Thursday, April 30, 2009

Discrimination, the Basis for Denial of Basic Rights of Minority Groups

Throughout the history of civilization, different groups of people have had the need to migrate to new locations in search of better resources. For ancient men that could mean finding a place where they could hunt and work the land to produce the means to satisfy their basic needs.While this phenomenon could be prompted by harsh conditions of their natural environment, other antagonistic forces like war and religious and ideological differences have been a major factor for those migratory motions to occur. [1 Univ. of Calgary]
Even though these migratory movements happen for a legit cause from the prospective of the individual or groups who migrate, they are historically faced with hostility by native inhabitants. Natives may see the newcomer as a potential threat to their freedoms.

Despite societal advancements throughout the centuries, humans carry a trait of resisting what is different and can be dominated by fear that a newcomer may influence their environment in a negative light and deplete their resources. [2 Doherty].

Because this country has a long history of being very ethnically diverse, discrimination has been a reason for tension and overtime prejudice has become the basis for the denial of basic rights for minority groups. [3 Helpme]

The United States of America is a nation made up of immigrants. People from every corner of the globe have continuously landed here in search of freedom and certain opportunities to improve their life standards. Most people came here willingly; however, some were forcibly drawn into slavery, such as Africans and Native Americans.

The 1920’s marked the boiling point in which discrimination was openly expressed and subsequently caused a lot of tension. Minority groups suffered most at the hands of those concerned with preserving the long established White Anglo-Saxon Protestant (W.A.S.P.) values that were an integral part of American life at the time. [3 Helpme]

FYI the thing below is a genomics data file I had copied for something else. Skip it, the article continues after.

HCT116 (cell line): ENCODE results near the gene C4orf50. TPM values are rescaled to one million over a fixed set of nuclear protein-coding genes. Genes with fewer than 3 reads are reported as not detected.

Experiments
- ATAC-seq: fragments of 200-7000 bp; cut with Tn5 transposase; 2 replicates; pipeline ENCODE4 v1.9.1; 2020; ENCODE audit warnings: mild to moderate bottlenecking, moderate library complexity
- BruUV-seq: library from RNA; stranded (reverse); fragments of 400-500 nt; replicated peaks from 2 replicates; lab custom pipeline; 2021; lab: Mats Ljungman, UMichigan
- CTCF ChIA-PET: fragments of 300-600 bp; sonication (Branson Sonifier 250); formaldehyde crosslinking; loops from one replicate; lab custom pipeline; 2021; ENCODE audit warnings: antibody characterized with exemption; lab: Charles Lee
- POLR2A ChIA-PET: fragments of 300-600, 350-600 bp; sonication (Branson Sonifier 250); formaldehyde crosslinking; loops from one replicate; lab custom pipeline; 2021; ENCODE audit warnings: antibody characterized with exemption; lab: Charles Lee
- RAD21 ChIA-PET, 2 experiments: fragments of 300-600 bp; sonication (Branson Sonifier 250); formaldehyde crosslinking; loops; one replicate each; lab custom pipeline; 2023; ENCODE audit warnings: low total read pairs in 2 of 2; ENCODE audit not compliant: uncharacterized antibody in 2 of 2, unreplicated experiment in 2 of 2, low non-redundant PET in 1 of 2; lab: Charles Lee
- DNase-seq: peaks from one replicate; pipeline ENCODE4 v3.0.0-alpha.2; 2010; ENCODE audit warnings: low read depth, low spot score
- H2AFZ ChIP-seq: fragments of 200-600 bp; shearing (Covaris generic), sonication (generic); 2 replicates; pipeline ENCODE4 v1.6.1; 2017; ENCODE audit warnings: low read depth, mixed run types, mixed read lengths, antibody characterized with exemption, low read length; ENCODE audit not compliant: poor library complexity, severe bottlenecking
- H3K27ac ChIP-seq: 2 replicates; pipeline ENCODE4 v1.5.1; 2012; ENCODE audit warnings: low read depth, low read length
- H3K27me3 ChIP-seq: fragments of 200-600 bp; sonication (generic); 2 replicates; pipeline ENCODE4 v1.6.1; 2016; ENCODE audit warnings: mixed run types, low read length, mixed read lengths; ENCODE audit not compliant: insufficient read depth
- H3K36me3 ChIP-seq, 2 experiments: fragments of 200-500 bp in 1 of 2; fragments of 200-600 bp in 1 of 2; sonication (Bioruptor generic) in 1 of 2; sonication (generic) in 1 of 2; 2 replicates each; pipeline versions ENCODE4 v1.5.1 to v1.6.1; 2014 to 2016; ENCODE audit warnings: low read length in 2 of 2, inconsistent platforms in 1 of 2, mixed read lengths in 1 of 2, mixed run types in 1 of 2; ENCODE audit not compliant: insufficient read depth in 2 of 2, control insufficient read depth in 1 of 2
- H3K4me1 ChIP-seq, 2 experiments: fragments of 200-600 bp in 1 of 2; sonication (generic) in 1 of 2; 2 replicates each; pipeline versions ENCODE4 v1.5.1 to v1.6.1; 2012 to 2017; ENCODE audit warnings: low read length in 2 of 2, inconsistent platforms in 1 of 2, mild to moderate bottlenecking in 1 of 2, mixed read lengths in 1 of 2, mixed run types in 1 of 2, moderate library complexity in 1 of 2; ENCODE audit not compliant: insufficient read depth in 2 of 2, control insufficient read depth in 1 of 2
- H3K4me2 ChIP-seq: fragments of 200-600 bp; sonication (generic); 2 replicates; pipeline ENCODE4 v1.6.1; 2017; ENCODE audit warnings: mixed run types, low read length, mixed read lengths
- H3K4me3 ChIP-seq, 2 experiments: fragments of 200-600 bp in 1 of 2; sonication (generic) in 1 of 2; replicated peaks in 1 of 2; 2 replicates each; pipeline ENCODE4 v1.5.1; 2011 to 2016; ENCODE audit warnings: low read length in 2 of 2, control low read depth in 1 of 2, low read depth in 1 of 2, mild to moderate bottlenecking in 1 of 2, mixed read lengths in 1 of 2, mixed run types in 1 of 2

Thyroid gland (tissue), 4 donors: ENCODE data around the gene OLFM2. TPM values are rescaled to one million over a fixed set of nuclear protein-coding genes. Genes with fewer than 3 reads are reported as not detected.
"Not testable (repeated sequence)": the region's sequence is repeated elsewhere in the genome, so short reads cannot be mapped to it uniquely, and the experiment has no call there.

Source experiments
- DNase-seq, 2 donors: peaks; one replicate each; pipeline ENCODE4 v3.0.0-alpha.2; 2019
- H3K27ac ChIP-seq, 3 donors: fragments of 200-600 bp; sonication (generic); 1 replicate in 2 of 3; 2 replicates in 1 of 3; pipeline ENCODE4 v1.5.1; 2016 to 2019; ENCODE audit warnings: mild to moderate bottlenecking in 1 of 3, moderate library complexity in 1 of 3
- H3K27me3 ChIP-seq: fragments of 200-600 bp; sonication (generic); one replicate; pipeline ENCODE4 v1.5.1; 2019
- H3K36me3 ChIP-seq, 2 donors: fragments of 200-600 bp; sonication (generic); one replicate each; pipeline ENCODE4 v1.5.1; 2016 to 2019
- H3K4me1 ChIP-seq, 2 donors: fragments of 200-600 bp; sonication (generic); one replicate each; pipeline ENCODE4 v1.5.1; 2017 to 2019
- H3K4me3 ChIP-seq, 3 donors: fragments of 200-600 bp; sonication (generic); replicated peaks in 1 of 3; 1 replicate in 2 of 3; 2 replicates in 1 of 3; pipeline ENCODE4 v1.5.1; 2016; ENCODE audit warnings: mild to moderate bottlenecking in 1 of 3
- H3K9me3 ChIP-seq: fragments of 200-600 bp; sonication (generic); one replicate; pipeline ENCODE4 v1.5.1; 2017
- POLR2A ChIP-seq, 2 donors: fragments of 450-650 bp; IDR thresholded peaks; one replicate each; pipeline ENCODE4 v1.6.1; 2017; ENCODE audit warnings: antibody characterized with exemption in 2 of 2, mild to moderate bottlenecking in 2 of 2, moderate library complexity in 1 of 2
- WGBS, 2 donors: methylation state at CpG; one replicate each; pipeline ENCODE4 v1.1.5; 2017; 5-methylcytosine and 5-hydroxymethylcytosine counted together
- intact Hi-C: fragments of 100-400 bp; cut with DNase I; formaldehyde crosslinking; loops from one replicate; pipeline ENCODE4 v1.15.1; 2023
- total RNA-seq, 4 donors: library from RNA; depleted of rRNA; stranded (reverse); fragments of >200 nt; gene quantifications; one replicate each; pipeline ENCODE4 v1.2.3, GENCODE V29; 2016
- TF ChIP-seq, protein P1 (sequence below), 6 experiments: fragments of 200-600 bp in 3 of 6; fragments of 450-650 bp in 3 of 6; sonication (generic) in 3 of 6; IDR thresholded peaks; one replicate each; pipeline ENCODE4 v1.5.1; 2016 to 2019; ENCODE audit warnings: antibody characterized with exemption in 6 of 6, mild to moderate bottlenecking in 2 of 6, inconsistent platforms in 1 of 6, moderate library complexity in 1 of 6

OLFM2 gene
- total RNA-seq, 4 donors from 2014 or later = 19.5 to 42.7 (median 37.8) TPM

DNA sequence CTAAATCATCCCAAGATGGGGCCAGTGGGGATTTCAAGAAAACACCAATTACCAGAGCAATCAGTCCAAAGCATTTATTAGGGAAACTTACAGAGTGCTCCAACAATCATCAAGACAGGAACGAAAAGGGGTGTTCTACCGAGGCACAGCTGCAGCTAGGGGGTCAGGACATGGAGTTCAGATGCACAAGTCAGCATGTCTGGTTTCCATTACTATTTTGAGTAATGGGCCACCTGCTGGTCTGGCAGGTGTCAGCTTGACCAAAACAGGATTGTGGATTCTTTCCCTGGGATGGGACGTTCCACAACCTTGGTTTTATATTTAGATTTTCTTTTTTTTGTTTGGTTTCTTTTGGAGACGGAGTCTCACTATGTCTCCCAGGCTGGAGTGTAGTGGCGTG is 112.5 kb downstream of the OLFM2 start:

African Americans were the most discriminated group through the act of segregation; however, other ethnic groups suffered with such policies as well. People from these groups were separated from whites in most public places, including restaurants, trains, parks, theaters and even cemeteries. [3Helpme]

African and Native Americans were the ones who suffered the most hardship due to discrimination. African’s came here as slaves for southern plantation owners and Native American’s was stripped from their own habitat and relocated to secluded reservation areas in result of the greedy white man driven westward in search of wealth.

African American’s lived in moments of hope after the Civil War and the ratification of the 13th amendment which freed them from the hands of the southern masters. Unfortunately, the political power and social protection condition envisioned by the black people never materialized and the cycle of discrimination and fear continued.

Criminal organizations such as the Ku Klux Klan and the Knights of the White Camellia conspired to maintain an environment of oppression and fear among black people for years. Those organized groups targeted the few who started to succeed in the climb of the social ladder in an attempt to discourage others from following the same path.